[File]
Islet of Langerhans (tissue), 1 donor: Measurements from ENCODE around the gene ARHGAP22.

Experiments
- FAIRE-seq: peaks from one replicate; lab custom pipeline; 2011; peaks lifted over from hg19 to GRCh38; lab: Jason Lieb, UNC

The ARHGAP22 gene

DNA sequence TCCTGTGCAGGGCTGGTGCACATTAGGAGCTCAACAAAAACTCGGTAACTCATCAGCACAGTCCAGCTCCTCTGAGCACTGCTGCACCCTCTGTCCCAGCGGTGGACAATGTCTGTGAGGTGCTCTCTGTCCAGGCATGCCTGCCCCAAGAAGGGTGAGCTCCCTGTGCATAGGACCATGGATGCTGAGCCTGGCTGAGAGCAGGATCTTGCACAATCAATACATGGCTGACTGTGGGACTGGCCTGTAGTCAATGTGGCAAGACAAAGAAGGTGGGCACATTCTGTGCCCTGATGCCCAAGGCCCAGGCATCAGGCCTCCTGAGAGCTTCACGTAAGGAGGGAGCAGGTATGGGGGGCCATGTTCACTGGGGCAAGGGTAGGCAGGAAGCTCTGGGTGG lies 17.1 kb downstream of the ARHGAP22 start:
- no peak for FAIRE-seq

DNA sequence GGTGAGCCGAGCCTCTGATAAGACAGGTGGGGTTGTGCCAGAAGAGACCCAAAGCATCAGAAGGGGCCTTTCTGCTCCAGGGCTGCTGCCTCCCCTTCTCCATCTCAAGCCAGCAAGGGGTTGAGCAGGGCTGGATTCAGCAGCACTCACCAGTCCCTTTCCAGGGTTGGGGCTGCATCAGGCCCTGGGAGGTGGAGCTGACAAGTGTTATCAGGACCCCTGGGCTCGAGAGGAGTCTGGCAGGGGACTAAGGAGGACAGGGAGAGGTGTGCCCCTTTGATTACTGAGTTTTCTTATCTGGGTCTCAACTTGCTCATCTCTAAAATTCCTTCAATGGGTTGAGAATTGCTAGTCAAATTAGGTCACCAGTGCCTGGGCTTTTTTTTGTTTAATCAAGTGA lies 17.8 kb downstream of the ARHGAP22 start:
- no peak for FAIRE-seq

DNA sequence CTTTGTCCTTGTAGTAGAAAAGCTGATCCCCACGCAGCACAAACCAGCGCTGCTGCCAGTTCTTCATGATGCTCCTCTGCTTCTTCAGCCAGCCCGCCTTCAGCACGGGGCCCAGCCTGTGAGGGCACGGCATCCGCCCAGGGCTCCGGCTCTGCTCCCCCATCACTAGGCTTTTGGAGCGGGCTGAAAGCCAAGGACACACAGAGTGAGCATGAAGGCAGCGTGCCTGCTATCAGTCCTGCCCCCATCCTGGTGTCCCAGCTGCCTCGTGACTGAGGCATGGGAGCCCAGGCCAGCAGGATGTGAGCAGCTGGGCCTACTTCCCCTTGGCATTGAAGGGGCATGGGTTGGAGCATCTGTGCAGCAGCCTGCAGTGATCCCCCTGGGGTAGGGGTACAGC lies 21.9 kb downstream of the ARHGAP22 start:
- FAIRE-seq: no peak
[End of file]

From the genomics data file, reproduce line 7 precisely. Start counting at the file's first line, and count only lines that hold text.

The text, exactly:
DNA sequence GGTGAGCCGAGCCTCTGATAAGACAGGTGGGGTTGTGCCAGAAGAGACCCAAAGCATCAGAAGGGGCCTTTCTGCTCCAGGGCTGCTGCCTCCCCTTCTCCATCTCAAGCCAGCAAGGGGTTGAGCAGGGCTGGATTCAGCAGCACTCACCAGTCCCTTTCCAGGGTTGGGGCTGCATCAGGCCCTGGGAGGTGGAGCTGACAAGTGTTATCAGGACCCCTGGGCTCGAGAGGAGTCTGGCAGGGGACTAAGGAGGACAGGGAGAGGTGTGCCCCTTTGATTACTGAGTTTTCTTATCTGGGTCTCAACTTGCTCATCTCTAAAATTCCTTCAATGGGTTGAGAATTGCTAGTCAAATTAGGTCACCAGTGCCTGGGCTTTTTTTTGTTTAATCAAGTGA lies 17.8 kb downstream of the ARHGAP22 start: